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#360626 - 10/29/0908:27 AMRe: What to do about healthcare? Can it be fixed?
According to figures from the National Compensation Survey by the US Bureau of Labor Statistics, in 2005 US companies paid between 6.6% and 16.5% of payroll on health coverage for their employees. The average was 11%. It is higher today. Basic laws of economics says that given a choice of an 8% penalty or 11% (and rising) cost, most companies will choose the penalty and will cut or eliminate health insurance. Who could blame them?
The average profit margin for health insurance companies in the US is 3.3%. That is hardly the outrageous profit margin portrayed by proponents of health insurance reform. (I can't call it health care reform as little to nothing has been said about reforming or improving the actual health care received by individuals.) Their profit margin is in stark contrast to the 25.9% earned by beer manufacturers, 22.7% by software companies, 17.4% by cigarette companies, 6% by sporting activities .......
A medicare for all type program will naturally develop as employers opt to pay the penalty and stop offering health insurance. In a medicare for all type program, average health care received by the average individual will actually decline. The average claim rejection rate by insurance companies is 4.05%. The average rejection rate by Medicare is 6.85%. The rejection rate would be even higher if providers did not "know" in advance what Medicare is likely to pay and not pay for (significantly less then the average policy) and so generally not ordering or offering those services to those patients. The reality in "Medicare World" is that a provider can not receive payment from the patient for a service that is denied by Medicare. (So your doctor may think that you need a specific test or procedure, but if Medicare guidelines say you don't, either you don't get it or the doctor eats the cost - more frequently then you would think.)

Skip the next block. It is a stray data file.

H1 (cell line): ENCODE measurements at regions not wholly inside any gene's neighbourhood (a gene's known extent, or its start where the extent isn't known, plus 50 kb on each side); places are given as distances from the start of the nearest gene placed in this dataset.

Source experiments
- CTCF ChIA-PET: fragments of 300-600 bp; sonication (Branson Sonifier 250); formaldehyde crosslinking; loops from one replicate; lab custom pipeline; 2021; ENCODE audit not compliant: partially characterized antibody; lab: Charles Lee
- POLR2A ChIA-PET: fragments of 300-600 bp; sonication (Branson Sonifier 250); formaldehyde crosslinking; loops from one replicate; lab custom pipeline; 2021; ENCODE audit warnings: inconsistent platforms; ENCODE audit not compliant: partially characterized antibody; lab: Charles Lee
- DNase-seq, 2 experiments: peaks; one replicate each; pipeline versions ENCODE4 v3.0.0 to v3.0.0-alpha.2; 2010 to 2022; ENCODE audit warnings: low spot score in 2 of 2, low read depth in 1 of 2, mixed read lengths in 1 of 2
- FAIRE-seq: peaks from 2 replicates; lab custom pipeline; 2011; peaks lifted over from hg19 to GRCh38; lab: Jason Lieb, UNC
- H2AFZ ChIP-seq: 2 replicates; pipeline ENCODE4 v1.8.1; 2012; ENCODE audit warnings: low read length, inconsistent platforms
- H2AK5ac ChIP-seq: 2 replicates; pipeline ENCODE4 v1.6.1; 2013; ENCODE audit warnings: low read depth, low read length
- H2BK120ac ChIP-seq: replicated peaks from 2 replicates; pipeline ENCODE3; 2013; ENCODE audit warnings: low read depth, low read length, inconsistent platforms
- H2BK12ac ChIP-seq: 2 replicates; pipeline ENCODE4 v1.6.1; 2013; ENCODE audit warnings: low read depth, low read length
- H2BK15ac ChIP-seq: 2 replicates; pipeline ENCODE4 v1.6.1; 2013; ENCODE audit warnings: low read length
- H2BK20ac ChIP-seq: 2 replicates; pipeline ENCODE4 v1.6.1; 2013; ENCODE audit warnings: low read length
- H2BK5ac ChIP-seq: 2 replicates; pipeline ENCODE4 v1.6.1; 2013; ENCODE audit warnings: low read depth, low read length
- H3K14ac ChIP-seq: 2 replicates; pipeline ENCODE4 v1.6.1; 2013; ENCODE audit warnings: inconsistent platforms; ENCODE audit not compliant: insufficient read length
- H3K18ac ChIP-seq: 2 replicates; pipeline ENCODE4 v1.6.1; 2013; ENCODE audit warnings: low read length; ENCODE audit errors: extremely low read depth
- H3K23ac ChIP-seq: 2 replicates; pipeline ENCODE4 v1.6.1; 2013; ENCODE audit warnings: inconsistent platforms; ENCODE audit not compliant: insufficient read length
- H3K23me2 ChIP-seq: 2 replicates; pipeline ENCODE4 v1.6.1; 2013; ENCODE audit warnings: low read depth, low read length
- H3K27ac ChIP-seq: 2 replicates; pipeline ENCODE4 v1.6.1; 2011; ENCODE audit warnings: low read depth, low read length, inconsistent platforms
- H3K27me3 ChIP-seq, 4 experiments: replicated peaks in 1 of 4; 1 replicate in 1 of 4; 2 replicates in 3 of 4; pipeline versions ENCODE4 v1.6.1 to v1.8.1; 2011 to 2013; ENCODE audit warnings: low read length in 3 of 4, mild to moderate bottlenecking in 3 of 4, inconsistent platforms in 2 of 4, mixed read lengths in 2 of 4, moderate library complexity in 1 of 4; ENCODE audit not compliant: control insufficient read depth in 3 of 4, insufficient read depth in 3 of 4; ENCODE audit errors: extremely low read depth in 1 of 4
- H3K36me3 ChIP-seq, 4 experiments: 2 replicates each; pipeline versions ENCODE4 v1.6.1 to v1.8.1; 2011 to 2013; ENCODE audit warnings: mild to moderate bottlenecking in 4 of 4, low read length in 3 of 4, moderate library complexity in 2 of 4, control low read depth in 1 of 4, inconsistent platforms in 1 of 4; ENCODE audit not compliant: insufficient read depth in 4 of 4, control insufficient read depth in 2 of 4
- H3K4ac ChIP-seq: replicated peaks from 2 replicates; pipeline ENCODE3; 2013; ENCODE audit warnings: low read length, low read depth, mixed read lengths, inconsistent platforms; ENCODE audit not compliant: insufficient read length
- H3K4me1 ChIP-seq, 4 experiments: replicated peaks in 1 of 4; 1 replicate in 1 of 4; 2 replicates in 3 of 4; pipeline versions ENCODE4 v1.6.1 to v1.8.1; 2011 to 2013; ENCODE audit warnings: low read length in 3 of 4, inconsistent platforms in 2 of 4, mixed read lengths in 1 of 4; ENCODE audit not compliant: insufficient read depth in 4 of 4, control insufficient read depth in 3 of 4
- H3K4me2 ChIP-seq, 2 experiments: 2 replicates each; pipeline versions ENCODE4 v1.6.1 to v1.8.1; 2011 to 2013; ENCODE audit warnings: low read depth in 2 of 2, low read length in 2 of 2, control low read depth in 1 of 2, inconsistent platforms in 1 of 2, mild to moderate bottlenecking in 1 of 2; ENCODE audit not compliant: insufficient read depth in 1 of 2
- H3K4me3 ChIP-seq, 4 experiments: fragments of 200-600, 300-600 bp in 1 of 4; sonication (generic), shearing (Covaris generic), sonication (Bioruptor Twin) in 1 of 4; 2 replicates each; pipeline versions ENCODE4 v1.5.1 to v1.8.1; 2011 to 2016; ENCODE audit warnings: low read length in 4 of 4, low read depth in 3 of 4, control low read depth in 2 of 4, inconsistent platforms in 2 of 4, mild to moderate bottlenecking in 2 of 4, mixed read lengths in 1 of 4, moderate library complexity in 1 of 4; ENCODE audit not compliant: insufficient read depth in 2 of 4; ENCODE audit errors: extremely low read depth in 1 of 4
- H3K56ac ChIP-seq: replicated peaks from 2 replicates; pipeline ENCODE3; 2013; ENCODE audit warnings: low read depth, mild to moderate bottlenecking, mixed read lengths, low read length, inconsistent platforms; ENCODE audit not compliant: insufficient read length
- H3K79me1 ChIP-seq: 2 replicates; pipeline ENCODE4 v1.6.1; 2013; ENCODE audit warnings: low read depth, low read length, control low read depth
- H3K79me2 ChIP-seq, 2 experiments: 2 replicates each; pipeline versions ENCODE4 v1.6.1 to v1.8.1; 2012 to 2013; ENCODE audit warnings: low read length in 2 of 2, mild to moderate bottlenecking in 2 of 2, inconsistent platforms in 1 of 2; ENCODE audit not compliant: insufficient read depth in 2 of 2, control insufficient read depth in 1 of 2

The funny thing about insurance EOB's is that the charges on them are nothing but leprechaun gold and fairy dust courtesy of the US government. Medicare and Medicaid legislation dictates exactly what the government will pay for specific services. At the same time, legislation requires that providers give a discount to Medicare/Medicaid. That discount must be greater then any discounts given to any other entity. The discount is large for Medicare and even larger for Medicaid. Take the Medicare allowable amount, add back the discount and voila you have the "fee". Insurance companies negotiate rates with providers - getting a discount because of volume and more guarantees of payment then they would have with an individual. The "fee" for service on your EOB is the "fee" inflated by Medicare/Medicaid rules. The amount paid on your EOB is the pre-negotiated amount. Leprechaun gold and fairy dust ...